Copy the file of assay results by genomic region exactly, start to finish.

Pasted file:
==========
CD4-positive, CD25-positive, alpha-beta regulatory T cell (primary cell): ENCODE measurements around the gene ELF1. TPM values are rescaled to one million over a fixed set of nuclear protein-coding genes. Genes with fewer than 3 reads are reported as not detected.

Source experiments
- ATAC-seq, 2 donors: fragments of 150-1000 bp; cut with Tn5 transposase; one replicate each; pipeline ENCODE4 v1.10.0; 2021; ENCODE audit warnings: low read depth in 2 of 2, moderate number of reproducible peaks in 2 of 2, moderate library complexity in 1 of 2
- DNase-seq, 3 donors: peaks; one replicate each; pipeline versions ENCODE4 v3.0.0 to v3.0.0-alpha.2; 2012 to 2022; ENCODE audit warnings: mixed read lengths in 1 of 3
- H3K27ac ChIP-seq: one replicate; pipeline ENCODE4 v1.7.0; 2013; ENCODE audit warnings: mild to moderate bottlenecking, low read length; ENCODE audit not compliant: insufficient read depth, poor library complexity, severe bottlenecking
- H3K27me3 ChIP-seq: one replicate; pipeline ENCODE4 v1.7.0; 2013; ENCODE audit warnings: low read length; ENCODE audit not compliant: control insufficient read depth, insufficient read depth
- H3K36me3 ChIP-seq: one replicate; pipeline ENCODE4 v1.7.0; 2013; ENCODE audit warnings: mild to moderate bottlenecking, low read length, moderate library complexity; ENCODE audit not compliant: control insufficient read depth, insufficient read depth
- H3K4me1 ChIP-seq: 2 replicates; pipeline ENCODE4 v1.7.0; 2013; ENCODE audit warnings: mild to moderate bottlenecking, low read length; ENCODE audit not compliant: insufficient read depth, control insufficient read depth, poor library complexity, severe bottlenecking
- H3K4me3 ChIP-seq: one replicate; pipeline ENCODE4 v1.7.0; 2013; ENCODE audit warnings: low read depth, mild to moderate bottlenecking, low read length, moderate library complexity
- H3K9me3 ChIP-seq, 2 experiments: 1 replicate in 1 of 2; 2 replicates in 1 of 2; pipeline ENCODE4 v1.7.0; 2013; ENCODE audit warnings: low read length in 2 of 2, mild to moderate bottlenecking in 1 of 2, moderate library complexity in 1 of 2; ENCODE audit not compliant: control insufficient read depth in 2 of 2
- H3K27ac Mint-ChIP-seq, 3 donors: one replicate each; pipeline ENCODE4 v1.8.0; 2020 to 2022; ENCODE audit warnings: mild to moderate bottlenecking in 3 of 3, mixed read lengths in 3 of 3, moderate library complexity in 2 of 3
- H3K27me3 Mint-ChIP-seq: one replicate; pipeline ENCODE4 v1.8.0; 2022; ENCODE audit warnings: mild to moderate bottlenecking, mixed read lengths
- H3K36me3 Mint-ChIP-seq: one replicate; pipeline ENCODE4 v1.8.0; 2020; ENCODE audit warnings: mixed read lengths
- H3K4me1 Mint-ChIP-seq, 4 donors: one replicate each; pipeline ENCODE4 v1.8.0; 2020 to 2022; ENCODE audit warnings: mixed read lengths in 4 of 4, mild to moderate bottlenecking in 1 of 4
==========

CD4-positive, CD25-positive, alpha-beta regulatory T cell (primary cell): ENCODE measurements around the gene ELF1. TPM values are rescaled to one million over a fixed set of nuclear protein-coding genes. Genes with fewer than 3 reads are reported as not detected.

Source experiments
- ATAC-seq, 2 donors: fragments of 150-1000 bp; cut with Tn5 transposase; one replicate each; pipeline ENCODE4 v1.10.0; 2021; ENCODE audit warnings: low read depth in 2 of 2, moderate number of reproducible peaks in 2 of 2, moderate library complexity in 1 of 2
- DNase-seq, 3 donors: peaks; one replicate each; pipeline versions ENCODE4 v3.0.0 to v3.0.0-alpha.2; 2012 to 2022; ENCODE audit warnings: mixed read lengths in 1 of 3
- H3K27ac ChIP-seq: one replicate; pipeline ENCODE4 v1.7.0; 2013; ENCODE audit warnings: mild to moderate bottlenecking, low read length; ENCODE audit not compliant: insufficient read depth, poor library complexity, severe bottlenecking
- H3K27me3 ChIP-seq: one replicate; pipeline ENCODE4 v1.7.0; 2013; ENCODE audit warnings: low read length; ENCODE audit not compliant: control insufficient read depth, insufficient read depth
- H3K36me3 ChIP-seq: one replicate; pipeline ENCODE4 v1.7.0; 2013; ENCODE audit warnings: mild to moderate bottlenecking, low read length, moderate library complexity; ENCODE audit not compliant: control insufficient read depth, insufficient read depth
- H3K4me1 ChIP-seq: 2 replicates; pipeline ENCODE4 v1.7.0; 2013; ENCODE audit warnings: mild to moderate bottlenecking, low read length; ENCODE audit not compliant: insufficient read depth, control insufficient read depth, poor library complexity, severe bottlenecking
- H3K4me3 ChIP-seq: one replicate; pipeline ENCODE4 v1.7.0; 2013; ENCODE audit warnings: low read depth, mild to moderate bottlenecking, low read length, moderate library complexity
- H3K9me3 ChIP-seq, 2 experiments: 1 replicate in 1 of 2; 2 replicates in 1 of 2; pipeline ENCODE4 v1.7.0; 2013; ENCODE audit warnings: low read length in 2 of 2, mild to moderate bottlenecking in 1 of 2, moderate library complexity in 1 of 2; ENCODE audit not compliant: control insufficient read depth in 2 of 2
- H3K27ac Mint-ChIP-seq, 3 donors: one replicate each; pipeline ENCODE4 v1.8.0; 2020 to 2022; ENCODE audit warnings: mild to moderate bottlenecking in 3 of 3, mixed read lengths in 3 of 3, moderate library complexity in 2 of 3
- H3K27me3 Mint-ChIP-seq: one replicate; pipeline ENCODE4 v1.8.0; 2022; ENCODE audit warnings: mild to moderate bottlenecking, mixed read lengths
- H3K36me3 Mint-ChIP-seq: one replicate; pipeline ENCODE4 v1.8.0; 2020; ENCODE audit warnings: mixed read lengths
- H3K4me1 Mint-ChIP-seq, 4 donors: one replicate each; pipeline ENCODE4 v1.8.0; 2020 to 2022; ENCODE audit warnings: mixed read lengths in 4 of 4, mild to moderate bottlenecking in 1 of 4